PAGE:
AWS Compute Blog

Amazon ECS launches new deployment capabilities; CloudWatch metrics; Singapore and Frankfurt regions

by Chris Barclay | on | in Amazon ECS | | Comments

Today, we launched two improvements that make it easier to run Docker-enabled applications on Amazon EC2 Container Service (ECS). Amazon ECS is a highly scalable, high performance container management service that supports Docker containers and allows you to easily run applications on a managed cluster of Amazon EC2 instances.

The first improvement allows more flexible deployments. The ECS service scheduler is used for long running stateless services and applications. The service scheduler ensures that the specified number of tasks are constantly running and can optionally register tasks with an Elastic Load Balancing load balancer. Previously, during a deployment the service scheduler created a task with the new task definition; after the new task reached the RUNNING state, a task that was using the old task definition was drained and stopped. This process continued until all of the desired tasks in the service were using the new task definition. This process maintains the service’s capacity during the deployment, but requires enough spare capacity in the cluster to start one additional task. Sometimes that’s not desired, because you do not want to use additional capacity in your cluster to perform a deployment.

Now, a service’s minimumHealthyPercent lets you specify a lower limit on the number of running tasks during a deployment. A minimumHealthyPercent of 100% ensures that you always have the desiredCount of tasks running and values below 100% allow the scheduler to violate desiredCount temporarily during a deployment. For example, if you have 4 Amazon EC2 instances in your cluster, and 4 tasks each running on a separate instances, changing minumumHealthyPercent from 100% to 50% would allow the scheduler to stop 2 tasks before deploying 2 new tasks.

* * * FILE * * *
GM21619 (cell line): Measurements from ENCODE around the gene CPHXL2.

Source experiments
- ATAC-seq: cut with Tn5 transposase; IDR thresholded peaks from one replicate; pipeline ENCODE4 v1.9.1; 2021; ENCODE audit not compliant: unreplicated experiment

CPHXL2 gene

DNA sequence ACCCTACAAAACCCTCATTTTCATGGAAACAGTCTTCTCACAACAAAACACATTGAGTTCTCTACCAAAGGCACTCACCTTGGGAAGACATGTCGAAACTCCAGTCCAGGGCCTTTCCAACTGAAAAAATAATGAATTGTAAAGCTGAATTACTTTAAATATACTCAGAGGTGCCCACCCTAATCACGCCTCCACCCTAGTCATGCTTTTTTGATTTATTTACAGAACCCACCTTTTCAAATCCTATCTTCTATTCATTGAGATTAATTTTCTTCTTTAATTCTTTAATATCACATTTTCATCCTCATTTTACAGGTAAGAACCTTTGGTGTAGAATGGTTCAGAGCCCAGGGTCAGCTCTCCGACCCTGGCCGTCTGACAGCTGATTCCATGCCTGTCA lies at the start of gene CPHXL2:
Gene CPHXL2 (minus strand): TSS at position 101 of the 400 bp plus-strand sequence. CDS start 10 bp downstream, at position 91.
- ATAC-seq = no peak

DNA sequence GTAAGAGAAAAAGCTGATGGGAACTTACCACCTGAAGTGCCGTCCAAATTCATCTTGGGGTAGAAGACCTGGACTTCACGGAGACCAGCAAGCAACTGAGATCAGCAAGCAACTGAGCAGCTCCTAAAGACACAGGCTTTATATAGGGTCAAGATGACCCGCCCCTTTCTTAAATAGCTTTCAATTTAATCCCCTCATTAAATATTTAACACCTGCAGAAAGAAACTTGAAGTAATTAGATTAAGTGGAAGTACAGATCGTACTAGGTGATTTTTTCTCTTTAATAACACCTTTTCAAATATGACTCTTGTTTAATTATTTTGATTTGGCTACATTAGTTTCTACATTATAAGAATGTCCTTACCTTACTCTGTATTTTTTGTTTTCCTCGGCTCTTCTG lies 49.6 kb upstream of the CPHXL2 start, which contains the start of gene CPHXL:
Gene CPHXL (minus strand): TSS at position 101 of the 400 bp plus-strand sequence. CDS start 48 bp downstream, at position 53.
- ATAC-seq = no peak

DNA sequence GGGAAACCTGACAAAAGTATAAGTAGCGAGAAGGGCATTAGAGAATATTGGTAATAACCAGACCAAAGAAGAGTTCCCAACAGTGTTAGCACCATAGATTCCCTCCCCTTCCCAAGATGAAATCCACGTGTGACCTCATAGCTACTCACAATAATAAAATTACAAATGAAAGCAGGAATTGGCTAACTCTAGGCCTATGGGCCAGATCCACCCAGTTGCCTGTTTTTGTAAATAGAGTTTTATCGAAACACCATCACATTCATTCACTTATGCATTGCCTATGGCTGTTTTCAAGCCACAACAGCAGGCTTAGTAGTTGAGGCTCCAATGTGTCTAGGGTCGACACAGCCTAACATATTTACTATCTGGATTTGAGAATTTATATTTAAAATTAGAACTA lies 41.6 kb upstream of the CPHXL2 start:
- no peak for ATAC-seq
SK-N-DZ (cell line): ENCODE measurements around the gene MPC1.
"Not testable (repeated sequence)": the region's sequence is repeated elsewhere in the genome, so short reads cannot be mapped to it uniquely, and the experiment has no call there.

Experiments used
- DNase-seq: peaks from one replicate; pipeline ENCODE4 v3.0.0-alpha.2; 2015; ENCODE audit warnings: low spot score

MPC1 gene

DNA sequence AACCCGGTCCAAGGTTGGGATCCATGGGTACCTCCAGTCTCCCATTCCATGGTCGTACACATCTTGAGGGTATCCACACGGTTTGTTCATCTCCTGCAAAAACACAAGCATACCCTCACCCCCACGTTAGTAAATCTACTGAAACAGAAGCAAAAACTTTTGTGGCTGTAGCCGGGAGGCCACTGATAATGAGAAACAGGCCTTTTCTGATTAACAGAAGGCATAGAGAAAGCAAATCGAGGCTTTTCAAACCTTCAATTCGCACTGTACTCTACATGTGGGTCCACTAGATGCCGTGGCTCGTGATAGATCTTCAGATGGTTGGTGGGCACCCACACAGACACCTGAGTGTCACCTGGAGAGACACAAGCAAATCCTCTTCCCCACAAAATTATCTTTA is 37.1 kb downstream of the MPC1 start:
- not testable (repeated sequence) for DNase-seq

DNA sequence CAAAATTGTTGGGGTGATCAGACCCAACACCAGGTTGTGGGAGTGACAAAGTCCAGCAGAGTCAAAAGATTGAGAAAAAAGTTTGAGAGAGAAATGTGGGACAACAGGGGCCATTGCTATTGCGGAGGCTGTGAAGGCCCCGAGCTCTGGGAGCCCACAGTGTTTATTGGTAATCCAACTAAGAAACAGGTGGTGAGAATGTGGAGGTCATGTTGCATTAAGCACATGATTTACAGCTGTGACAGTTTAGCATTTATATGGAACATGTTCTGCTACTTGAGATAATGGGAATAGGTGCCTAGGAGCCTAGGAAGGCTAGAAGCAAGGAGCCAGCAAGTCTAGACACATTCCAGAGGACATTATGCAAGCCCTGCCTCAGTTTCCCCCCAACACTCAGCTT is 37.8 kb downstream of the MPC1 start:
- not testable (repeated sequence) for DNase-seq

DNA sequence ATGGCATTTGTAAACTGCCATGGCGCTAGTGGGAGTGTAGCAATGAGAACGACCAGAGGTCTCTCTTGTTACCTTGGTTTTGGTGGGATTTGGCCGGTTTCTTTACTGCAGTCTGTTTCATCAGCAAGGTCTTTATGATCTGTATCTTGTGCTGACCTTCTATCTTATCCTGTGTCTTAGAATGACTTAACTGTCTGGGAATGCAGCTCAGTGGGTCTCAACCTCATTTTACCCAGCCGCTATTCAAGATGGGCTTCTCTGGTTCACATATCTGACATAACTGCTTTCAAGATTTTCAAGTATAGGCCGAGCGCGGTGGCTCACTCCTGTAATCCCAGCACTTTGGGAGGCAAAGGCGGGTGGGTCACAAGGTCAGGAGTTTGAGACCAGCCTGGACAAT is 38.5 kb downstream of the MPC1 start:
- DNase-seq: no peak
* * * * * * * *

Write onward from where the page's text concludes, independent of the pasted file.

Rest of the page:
A service’s maximumPercent represents an upper limit on the number of running tasks during a deployment, enabling you to define the deployment batch size. For example, if you have 8 instances in your cluster, and 4 tasks, each running on a separate instance, maximumPercent of 200% starts 4 new tasks before stopping the 4 old tasks. For more information on these new deployment options, see the documentation.

To illustrate these options visually, consider a scenario where you want to deploy using the least space. You could set minimumHealthyPercent to 50% and maximumPercent to 100%. The deployment would look like this:

Another scenario is to deploy quickly without reducing your service’s capacity. You could set set minimumHealthyPercent to 100% and maximumPercent to 200%. The deployment would look like this:

The next improvement involves scaling the EC2 instances in your ECS cluster automatically. When ECS schedules a task, it requires an EC2 instance that meets the constraints in the task definition. For example, if a task definition requires 1 GB RAM, ECS finds an EC2 instance that has at least that much memory so that the container can start. If the scheduler cannot find an EC2 instance that meets the constraints required to place a task, it fails to place the task.

Managing the cluster capacity is thus essential to successful task scheduling. Auto Scaling can enable clusters of EC2 instances to scale dynamically in response to CloudWatch alarms. ECS now publishes CloudWatch metrics for the reserved amount of CPU and memory used by running tasks in the cluster. You can create a CloudWatch alarm using these metrics that adds more EC2 instances to the Auto Scaling group when the cluster’s available capacity drops below a threshold that you define. For more information, see Tutorial: Scaling Container Instances with CloudWatch Alarms.

Last, Amazon ECS is now available in the Asia Pacific (Singapore) region and EU (Frankfurt) regions, bringing ECS to eight regions.